Sedges are perennial plants that belong to the Cyperaceae family. The so called ‘true’ sedges are in the Genus Carex and typically have solid three angled stems. The flowering heads are arranged in male and female spikes. Typically they have solid three angled stems.
Pendulous sedge forms a large striking plant with drooping flower heads. A closer view shows the male flower spike at the top with the females strung below. This sedge has edible seeds and fibrous foliage. It has been widely used since Neolithic times as a source of food, since the seed heads are not subject to ergot (Claviceps) infection.
Wood Sedge ( Carex sylvatica) also has a single male flower at the top with three to five stalked female spikelets underneath. I have only ever seen one specimen of the plant in Armstrong Park.
Brown sedge (Carex disticha) prefers damp marshy ground.the flowers are dense and untidy with an unusual arrangement. The terminal spike is female, followed by a male spike then another female.
The Common bluebell (Hyacinthoides non-scripta) is a classic plant of ancient and semi-ancient woodlands. It is a bulbous perennial with a drooping habit, one- sided inflorescence and six strongly recurved tepals. Vivid violet/blue in colour sweetly scented, it has three to six linear shaped leaves.
Flowering under the still -to -leaf trees it can form a massed carpet of deep blue. Although Jesmond Dene is not a famous Bluebell Wood it still provides a good show. Since Bluebells take five to seven years to flower it is a good indicator of ancient woodlands.
Identifying a bluebell to species is not straightforward. The introduction of the Spanish Bluebell (Hyacinthoides hispanica) has led to interbreeding to form hybrid bluebells (H x massartiana), common in gardens. The Bluebell on the left has features characteristic of the Common Bluebell including parallel sided flowers and deeply recurved tepals. The one on the right has an upright habit, erect flower spike, not one- sided with bells open shaped around the stem.
A close up of the flowers shows another difference. The outer stamens on the Hybrid on the right are unfused with the sepals for most of their length but in the Common bluebell (on the left) the stamens are mostly fused.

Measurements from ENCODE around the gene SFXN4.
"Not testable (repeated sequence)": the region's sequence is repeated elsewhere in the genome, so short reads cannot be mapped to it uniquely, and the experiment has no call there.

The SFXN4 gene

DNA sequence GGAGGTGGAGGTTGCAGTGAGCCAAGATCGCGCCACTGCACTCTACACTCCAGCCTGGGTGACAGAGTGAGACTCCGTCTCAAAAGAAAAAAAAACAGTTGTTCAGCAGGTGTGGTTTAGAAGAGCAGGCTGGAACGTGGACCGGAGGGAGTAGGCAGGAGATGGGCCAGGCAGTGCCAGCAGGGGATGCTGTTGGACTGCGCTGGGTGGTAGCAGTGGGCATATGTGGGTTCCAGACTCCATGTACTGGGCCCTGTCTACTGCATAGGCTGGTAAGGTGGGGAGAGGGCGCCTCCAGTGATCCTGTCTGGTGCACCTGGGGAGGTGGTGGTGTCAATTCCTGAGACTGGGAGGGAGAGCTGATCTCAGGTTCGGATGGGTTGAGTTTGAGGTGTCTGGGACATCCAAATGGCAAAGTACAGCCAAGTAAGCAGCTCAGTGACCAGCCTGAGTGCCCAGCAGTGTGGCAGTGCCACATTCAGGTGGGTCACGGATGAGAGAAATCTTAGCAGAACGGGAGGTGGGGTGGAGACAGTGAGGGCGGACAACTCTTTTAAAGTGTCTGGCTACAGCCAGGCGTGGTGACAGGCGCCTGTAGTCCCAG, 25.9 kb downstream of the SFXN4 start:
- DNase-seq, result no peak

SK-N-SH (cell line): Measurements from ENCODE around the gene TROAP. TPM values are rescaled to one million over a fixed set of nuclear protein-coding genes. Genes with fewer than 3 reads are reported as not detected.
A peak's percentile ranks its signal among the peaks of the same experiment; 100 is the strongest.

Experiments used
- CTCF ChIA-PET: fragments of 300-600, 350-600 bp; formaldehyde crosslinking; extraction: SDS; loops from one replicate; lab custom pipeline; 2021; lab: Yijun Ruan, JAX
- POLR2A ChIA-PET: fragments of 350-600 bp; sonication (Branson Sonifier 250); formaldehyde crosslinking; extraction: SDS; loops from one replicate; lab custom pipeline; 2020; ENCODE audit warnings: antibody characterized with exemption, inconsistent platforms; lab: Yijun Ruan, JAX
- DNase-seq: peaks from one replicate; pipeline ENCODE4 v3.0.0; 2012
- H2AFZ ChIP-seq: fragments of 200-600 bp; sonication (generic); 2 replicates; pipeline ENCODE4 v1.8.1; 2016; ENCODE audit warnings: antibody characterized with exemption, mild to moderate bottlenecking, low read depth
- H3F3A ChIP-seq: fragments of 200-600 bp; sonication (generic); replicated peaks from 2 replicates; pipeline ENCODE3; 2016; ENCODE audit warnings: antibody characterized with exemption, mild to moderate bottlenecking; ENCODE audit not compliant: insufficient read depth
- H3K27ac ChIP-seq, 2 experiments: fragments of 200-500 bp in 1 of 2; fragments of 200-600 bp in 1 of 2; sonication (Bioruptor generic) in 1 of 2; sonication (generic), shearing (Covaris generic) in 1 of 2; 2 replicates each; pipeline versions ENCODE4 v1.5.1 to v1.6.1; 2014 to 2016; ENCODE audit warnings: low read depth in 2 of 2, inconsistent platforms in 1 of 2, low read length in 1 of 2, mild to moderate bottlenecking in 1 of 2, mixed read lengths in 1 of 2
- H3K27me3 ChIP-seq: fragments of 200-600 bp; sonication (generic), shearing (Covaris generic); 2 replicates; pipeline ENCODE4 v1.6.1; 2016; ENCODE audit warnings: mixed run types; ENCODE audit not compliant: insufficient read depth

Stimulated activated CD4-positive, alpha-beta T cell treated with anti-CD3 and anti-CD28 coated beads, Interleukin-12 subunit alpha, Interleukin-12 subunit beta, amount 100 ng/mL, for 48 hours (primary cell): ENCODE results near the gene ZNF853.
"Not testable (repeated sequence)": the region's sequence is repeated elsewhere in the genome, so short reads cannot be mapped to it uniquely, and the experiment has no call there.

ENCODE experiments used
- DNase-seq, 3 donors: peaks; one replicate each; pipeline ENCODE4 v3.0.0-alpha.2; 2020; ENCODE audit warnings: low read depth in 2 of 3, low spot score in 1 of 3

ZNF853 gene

It is difficult to distinguish between hybrid and Spanish bluebells. The picture below has many characteristics of the Spanish Bluebell including pale flowers and much broader leaves.
The flowers in the picture below display the intermediate features of the Hybrid type.
The Scottish Bluebell is a completely different flower, the Harebell (Campanula rotundifolia).
Liverworts are green flowerless plants that belong to the Plant Division Marchantiophyta. They reproduce by means of spores or asexually by gemmae. Gemmae are single cells or masses that can detach from the parent plant and develop into a new individual. Liverworts are often found in damp places and usually divided into leafy varieties having stems and leaves, or thallose, looking like green leafless pads.
Jesmond Dene has a good show of Common Snowdrops (Galanthus nivalis) this February, drifts merge to form carpets of green and white. Galanthus derives from the Ancient Greek meaning ‘white flower’; nivalis is Latin for snowy. A member of the family Amaryllidacae, it usually flowers before the Spring Equinox and although naturalised is not thought to be native to the British Isles.
A closer view shows the linear grass like leaves, three outer and inner ‘tepals’ and green chevron shape shapes on inner tepals.
Double flowered varieties of common Snowdrop are relatively common, their flower is more lamp shade shaped.
The Greater Snowdrop (Galanthus elwesii) had wider leaves with hooded tips. It is larger than the common variety with green markings that extend over the whole inner tepals.
Galanthus woronowii, the Green snowdrop has much brighter green leaves, slightly more pleated and distinctly notched inner tepals. Both of these subspecies occur along Jesmond Vale Lane.
Although many of the leaves have fallen, oak leaves sometimes overwinter on the tree due to their high tannin content. A comparison of leaves shows the difference in petiole (leaf stalk) length between the three common species. The book on which they rest acts only as a contrasting background.
English or European Oak has no leaf stem (petiole) and the base of the leaf has ‘ears’ on either side of the stumpy petiole. Leaves are about 10cm long tending to grow in bunches as in the example below.
Sessile Oak is the native UK species. These examples come from the trees growing in an area of semi-natural ancient woodland in Armstrong Park. It is distinguished by its stalked leaves and acorn cups. Quercus robur and Q petraea often hybridize to produce intermediate forms with characteristics of both species. The hybrids often have larger leaves.